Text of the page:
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Originally posted by Duzey
The name of the pub was the Jolly Alderman, at Cambie and 12th. The VPD doesn't have time for this crap, the Seattle cops were miffed to say the least, and quite frankly, I don't like being called a liar.
The Mounties said yes. The phoney dealer and his DEA handler came up, and with their RCMP shadows - part of the agreement - they tried to meet the "main guy." Instead they met two other men who grumbled about delays and only wanted to buy one kilogram at a time.
It was a flop. When the immigration permit expired the Mounties put the Americans on a plane. The DEA asked to continue the operation and the RCMP said no. A major investigation aimed at small dealers wasn't a priority.
The DEA seemed to accept the ruling. But a month later one of the undercover agents entered Canada and met with several people about selling them coc aine - including Mr. Licht, according to the court.
The agent entered the country illegally, didn't get RCMP consent and broke Canadian law by offering drugs for sale. He knew what the legal requirements were and simply ignored them, Justice Dillon found.
After the meet Mr. Licht travelled to California and arranged to pay $450,000 cash and 115 pounds of marijuana for 50 kilograms of coc aine. But when the DEA swooped in on the buyu later in the day, Mr. Licht wasn't there. So the U.S. set out to extradite him on conspiracy charges.
Forget it, said Justice Dillon, in a scathing rebuke. The Americans knowingly broke Canadian law and violated international agreements. They conducted an illegal reverse sting operation aimed at Mr. Licht even though they had never heard he was drug dealer. They tried to conceal the information from him and the court. The American's behaviour met the test for serious abuse, ruled Justice Dillon, "an act so wrong that it violates the conscience of the community."
Media Awareness project
The US Drug Enforcement Agency (DEA) has opened an office in Vancouver, Canada, to a chorus of complaints and protests from BC media and activists.
The DEA maintains 78 offices in 56 countries around the world – Mexico tops the list with eight DEA offices. Most western countries have a DEA office in their capital city. Canada is now one of the few western countries with the honor of having two DEA offices.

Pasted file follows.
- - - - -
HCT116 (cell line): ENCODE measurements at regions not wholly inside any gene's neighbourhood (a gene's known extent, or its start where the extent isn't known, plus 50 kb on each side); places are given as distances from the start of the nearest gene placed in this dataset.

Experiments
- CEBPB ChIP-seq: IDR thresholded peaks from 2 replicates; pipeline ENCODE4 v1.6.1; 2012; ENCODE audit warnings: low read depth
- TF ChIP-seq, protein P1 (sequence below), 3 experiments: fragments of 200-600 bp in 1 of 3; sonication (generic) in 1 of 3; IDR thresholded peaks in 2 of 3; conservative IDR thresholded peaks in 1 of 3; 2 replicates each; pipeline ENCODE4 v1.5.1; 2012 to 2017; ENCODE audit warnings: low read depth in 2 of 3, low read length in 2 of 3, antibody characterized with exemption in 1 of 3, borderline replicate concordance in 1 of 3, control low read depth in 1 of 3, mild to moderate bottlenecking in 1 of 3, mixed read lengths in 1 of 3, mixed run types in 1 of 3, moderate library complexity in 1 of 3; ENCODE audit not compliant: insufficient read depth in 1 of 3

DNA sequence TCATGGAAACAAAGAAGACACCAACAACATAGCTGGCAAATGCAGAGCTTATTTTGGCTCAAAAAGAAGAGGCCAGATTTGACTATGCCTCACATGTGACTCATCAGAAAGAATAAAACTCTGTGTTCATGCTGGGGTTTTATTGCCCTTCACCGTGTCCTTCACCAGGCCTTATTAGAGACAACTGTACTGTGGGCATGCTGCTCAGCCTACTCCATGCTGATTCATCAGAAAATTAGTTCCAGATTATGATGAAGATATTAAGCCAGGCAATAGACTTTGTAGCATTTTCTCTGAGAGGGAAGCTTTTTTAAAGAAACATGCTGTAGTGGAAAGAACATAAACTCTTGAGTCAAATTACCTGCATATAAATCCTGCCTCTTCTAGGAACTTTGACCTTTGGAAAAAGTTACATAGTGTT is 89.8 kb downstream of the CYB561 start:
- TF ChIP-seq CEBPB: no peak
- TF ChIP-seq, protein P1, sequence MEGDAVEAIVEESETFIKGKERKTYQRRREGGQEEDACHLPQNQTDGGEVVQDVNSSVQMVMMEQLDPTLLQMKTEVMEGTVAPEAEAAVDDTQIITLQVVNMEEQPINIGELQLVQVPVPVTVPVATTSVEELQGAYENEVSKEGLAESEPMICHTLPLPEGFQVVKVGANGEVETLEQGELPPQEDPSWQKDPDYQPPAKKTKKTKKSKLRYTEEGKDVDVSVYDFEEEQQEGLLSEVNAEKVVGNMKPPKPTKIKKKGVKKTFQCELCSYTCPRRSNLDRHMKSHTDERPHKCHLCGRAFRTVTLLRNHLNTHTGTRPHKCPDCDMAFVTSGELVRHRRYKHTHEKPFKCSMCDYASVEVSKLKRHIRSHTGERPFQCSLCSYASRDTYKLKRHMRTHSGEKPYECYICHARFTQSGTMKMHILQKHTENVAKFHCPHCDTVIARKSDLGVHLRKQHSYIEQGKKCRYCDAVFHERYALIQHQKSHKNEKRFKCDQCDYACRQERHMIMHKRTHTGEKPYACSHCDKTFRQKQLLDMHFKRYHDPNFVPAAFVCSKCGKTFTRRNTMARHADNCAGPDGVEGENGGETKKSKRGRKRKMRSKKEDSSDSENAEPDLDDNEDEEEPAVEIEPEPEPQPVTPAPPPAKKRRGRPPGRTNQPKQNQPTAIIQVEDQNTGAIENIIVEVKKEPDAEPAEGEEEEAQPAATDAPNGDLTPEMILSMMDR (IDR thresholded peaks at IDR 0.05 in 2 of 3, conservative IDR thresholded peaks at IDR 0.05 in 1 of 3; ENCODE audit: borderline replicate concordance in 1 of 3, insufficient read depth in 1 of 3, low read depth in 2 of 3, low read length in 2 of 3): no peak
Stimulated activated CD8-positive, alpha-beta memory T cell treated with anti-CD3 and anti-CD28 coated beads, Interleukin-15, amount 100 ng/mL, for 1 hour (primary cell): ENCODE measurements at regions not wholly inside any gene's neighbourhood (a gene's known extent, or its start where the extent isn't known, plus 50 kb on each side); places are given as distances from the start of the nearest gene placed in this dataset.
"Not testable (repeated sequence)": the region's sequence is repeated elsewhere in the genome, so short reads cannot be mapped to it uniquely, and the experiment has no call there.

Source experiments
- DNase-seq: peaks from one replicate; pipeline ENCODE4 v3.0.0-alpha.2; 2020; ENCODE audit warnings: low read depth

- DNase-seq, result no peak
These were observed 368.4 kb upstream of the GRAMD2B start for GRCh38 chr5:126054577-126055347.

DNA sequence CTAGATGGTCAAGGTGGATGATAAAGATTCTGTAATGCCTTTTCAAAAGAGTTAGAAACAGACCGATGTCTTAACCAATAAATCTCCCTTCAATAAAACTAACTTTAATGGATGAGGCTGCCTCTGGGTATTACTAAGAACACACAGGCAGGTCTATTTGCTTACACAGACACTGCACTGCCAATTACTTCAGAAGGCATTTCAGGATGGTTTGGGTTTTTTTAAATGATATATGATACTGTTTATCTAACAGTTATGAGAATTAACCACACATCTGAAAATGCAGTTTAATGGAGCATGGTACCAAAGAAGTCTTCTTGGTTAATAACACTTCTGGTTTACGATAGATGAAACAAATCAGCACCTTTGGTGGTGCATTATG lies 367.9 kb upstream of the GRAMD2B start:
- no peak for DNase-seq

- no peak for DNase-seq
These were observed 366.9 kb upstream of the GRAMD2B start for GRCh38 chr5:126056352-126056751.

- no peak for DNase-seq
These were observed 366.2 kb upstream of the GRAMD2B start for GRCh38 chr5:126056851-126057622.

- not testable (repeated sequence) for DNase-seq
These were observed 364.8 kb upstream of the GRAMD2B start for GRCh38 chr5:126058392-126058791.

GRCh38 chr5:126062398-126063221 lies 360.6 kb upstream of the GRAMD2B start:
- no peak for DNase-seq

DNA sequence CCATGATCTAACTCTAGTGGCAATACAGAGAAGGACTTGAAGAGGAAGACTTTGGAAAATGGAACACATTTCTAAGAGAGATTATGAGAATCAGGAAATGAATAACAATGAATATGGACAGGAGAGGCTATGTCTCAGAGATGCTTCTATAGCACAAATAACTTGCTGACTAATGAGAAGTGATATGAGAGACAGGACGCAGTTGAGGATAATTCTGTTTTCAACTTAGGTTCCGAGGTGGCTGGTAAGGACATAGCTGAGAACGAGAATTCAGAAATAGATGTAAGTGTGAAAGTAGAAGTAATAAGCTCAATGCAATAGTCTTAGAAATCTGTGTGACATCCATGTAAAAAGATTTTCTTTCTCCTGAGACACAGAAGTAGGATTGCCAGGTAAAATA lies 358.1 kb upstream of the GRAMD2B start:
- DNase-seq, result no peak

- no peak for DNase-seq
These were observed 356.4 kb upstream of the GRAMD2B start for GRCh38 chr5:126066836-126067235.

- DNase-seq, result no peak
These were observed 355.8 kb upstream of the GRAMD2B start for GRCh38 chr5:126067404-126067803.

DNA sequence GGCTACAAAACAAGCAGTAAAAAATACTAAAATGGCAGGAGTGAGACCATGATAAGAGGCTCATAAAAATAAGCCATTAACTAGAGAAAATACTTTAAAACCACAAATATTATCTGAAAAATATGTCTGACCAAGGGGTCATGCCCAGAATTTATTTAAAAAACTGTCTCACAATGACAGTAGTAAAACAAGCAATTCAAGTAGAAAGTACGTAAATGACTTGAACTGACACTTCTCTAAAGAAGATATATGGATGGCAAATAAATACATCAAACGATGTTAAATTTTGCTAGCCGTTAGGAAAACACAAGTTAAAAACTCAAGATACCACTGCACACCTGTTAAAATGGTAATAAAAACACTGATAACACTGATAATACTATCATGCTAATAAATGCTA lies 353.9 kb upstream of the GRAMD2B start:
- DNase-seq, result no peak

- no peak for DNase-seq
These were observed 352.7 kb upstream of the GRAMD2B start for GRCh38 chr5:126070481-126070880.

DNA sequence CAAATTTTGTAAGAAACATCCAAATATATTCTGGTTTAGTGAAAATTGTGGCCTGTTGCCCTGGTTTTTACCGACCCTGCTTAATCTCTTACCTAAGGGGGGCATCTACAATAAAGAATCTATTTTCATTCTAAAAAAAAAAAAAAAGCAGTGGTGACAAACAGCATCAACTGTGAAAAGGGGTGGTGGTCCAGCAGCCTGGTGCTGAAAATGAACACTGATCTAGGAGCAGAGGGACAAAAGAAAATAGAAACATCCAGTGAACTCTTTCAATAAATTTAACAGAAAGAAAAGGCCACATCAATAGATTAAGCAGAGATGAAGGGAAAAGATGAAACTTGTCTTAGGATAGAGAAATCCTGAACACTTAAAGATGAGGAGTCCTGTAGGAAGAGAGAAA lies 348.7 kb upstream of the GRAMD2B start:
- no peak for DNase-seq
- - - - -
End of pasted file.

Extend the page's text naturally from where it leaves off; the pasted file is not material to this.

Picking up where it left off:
A US embassy spokesperson told the Vancouver Sun that BC's marijuana industry was the main reason for the Vancouver office. "You place your staff where there's the most business to be done," he said.
Also in 1998, Vancouver police had undercover agents from the US navy operating against Hemp BC and the Cannabis Café, trying to score pot there. The agents were unsuccessful, but did manage to "simulate" smoking their own weed.
Hemp BC was a store founded by Marc Emery in Vancouver, Canada, in April 1994. It was one of Canada's very first hemp stores, as selling pipes, bongs and pro-pot books was (and still is) illegal in Canada.
Within a short time Hemp BC had expanded to become a true cannabis superstore. It included the Hemp BC storefront, Hemp BC Wholesale, the Cannabis Cafe, the Little Grow Shop, the Hemp BC Legal Assistance Centre, Marc Emery Direct Marijuana Seeds, and Cannabis Culture Magazine.
In an early issue of Cannabis Culture, Marc Emery explained How to Open a Hemp Store using Hemp BC as a model. Within two years there were over 100 hemp stores and related businesses across Canada, employing and supporting thousands of people. Many of these businesses act as activist centres, providing resources and financial backing to the movement which supports them.
Originally posted by GradyPhilpott
The subject was arrested on charges of selling an illegal substance, in person, in the United States. Pot heads might not like it, but there is nothing unusual about this arrest.